Serve CommunionAs I interact a lot with pastors and church planters and often am asked how to “do” certain ecclesial activities (things done among the Church), I’ve noticed over the past few years that many questions I’ve been asked are how the Lord’s Supper should be celebrated in a Vineyard church. Since I don’t believe there is only one way to celebrate the Eucharist, I thought it would be helpful to put together a number of posts for pastors and church planters to consider for when they prepare for Communion.

Last week I started this “how to” guide on celebrating Communion by introducing what I refer to as “Open Communion.” This week I want to briefly look at what I call “Communion Served.”

Communion Served

After singing a few songs, imagine someone stands before the gathered church and invites people to come forward to receive Communion. As the ushers come and inform which rows are to move forward first (in an attempt to be orderly), people will leave their seats and make their way forward. Rather than arriving at a table that only has the Bread and Cup(s), the congregation is greeted by the warm smiles of two people who hand them the Lord’s Supper. This emphasizes serving, and receiving, and can point to the ecclesiological image of the Church being a family.

[tweetthis url=””]Looking for a “guide” on serving Communion? #SpiritChurchMission.[/tweetthis]

Positives: You can have people from all different walks of life and all different generations serve as “Communion hosts.” What a beautiful picture to have people who are elderly or young, regulars or somewhat new, serving the Church the Eucharist. It gets more than just a pastor or leader involved and demonstrates visually many of the images we’re attempting to communicate.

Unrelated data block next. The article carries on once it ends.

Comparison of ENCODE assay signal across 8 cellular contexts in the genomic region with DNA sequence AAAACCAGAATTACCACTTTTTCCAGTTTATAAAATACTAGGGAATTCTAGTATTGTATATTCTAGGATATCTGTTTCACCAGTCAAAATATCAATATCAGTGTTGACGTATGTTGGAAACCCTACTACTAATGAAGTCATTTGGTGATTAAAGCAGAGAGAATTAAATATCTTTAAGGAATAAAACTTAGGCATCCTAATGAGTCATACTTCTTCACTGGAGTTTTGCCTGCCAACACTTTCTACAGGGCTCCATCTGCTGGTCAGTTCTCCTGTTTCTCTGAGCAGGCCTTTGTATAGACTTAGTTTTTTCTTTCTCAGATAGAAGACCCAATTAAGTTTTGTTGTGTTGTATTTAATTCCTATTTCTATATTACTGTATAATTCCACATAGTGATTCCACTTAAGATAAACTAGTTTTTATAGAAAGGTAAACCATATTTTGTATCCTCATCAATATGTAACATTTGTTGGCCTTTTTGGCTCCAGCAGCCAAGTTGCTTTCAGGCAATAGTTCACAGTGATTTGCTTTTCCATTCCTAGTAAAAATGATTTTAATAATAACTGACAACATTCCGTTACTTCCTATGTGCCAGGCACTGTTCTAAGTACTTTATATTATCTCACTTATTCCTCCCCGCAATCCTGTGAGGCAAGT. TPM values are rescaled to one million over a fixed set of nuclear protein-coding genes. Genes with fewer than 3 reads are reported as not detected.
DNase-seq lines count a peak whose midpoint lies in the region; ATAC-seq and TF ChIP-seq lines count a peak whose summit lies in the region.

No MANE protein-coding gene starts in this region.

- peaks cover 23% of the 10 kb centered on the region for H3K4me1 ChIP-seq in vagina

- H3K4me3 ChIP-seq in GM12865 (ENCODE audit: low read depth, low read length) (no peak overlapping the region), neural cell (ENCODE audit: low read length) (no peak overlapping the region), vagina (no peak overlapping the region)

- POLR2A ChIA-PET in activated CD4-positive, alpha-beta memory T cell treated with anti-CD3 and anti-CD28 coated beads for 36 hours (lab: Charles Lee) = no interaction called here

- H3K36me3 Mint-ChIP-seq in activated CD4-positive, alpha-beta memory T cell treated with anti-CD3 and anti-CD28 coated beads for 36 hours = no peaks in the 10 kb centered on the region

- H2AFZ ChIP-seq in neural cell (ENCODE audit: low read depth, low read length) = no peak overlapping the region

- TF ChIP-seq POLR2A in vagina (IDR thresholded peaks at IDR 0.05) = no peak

Negatives: As with most practices in church where people are “doing” something, you’ll need to have an answer to someone asking questions like, “Why did _______ get to serve Communion? Don’t you know that they smoke cigarettes?” If you’ve been in a church long enough you know exactly what I mean. But in reality, this “negative” really provides a positive because each time someone asks a question like that, you have a teaching moment and can cast vision as to what the church is supposed to be and look like.

Another challenge, not necessarily a “negative,” is based on church size. If the gathered congregation is large enough, having a few hundred (or more) people leaving their seats to come forward can take time. So you’ll need to be creative in how you address that challenge. For example, I’d recommend having numerous tables throughout the sanctuary/auditorium for people to go to in order to receive Communion. Yet you’ll need to make sure that the process is clear (ushers need to direct people well; the leader needs to clarify this; etc.).

Recommendations: In addition to the necessity of clarification and directing people (a recurring theme in this post), I’d recommend that you make sure that you have each person serving wash their hands and also put a small bottle of hand sanitizer on the table and tell the people serving to make sure to use it (so that people can at least see it if they are looking). You’d be surprised at how many people are germaphobes. You can also deal with this by having the hosts wear disposable gloves as well as hold the baskets or trays out toward the people in the receiving line so that they can pick up the Bread and Cup themselves.

Next week we’ll explore the relationship between Communion and the Holy Spirit. Feel free to share your thoughts or ask questions in the comment section below…

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